Bradshaw, Ann Maria (DNB00)
BRADSHAW, ANN MARIA (1801–1862), actress and vocalist, was born in London in August 1801. Her maiden name was Tree, and her father, who lived in Lancaster Buildings, St. Martin's Lane, was in the East India House. After a training in the chorus at Drury Lane, and a short experience in Bath, she appeared in 1818 at Covent Garden as Rosina in 'The Barber of Seville.' Subsequently she played, principally as a substitute for Miss Foote or Miss Stephens, Patty in 'The Maid of the Mill,' Susannah in 'The Marriage of Figaro,' and other similar characters. Her first recorded appearance in ah original role seems to have been as Princess Stella in the 'Gnome King,' a spectacular piece produced on 6 Oct. 1819 at Covent Garden. On 11 Dec. of the same year she appeared as Luciana in an opera founded by Reynolds on 'The Comedy of Errors.' This led to the series of Shakespearean performances on which her fame rests. In various renderings, musical and otherwise, of Shakespearean comedy, she played with success Ariel, Viola, Imogen, Julia (in the 'Two Gentlemen of Verona'), Ophelia, and Rosalind. With the exception of a solitary appearance at Drury Lane on April 1823, when she was lent by her own management, she appears to have remained at Covent Garden till her retirement. This took place on 15 June 1825 in two of her original characters, Mary Coppin 'Charles II,' by Howard Payne, and Clari in the opera of that name, by the same author. Shortly afterwards she married, under passably romantic circumstances, and after, it is said, an attempt at suicide, James Bradshaw, a man of property. She died on 18 Feb. 1862. Of medium stature and pleasing figure, and with no special claim to beauty, she owed her popularity to the pathos in her voice. Though inferior to her singing, her acting won commendation. She was much praised for the modesty of her performance in male attire. Her sister, Ellen Tree, became the wife of Mr. Charles Kean.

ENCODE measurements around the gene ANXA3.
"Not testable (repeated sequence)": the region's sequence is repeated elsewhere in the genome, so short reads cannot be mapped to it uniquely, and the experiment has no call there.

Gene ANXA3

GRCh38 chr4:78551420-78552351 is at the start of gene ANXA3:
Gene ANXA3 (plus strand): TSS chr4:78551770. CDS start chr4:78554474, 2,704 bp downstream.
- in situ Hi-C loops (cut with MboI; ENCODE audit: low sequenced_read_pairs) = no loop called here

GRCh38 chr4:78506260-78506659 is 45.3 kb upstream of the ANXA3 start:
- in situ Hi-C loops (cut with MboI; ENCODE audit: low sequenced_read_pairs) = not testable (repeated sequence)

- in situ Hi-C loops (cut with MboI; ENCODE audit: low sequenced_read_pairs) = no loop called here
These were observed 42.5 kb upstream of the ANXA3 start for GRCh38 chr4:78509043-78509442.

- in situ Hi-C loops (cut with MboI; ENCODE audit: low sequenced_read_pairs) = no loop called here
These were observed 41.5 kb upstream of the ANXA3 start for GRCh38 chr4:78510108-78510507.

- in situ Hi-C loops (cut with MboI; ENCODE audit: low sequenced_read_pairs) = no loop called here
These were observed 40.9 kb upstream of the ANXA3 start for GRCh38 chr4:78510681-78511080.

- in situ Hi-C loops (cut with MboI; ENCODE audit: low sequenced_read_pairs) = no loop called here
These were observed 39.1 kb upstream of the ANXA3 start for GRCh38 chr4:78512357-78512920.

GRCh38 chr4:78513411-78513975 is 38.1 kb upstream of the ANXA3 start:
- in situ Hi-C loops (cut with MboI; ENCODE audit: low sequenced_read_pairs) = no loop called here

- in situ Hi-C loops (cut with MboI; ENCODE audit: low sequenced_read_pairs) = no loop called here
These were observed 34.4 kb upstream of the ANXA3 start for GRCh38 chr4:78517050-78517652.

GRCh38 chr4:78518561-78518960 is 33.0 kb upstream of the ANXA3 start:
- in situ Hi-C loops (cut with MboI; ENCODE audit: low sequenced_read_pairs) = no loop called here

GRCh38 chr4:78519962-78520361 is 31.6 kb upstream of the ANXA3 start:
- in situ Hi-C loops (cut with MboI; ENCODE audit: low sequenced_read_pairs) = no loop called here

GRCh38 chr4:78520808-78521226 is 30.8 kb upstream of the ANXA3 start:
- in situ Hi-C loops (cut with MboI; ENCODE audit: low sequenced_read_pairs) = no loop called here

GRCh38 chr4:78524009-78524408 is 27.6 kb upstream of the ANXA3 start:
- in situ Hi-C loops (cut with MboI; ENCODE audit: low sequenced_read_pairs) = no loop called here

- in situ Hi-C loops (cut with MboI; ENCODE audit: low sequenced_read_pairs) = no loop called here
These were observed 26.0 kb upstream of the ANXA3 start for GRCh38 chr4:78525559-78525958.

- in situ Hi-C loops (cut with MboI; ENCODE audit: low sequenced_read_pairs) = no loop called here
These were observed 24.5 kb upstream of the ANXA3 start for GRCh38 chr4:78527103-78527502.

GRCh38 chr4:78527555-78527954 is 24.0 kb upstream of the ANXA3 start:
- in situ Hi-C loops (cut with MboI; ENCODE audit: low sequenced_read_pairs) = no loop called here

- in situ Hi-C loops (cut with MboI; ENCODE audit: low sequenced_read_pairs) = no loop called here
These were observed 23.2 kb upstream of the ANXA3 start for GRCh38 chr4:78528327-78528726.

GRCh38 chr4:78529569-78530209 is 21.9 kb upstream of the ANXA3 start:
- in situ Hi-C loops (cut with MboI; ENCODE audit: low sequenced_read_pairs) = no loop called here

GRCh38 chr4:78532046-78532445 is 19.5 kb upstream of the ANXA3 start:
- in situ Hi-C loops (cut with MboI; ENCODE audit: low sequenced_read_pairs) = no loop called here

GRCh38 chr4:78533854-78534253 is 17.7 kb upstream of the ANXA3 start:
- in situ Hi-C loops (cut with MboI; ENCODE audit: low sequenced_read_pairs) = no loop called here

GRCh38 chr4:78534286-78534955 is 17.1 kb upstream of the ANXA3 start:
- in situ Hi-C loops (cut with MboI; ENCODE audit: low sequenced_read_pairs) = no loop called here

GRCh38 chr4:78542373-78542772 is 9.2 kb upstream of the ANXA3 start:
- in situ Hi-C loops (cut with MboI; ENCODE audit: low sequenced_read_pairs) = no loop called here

[Genest's History of the Stage; Oxberry's Dramatic Biography; The Drama or Theatrical Pocket Magazine; Era Almanack.]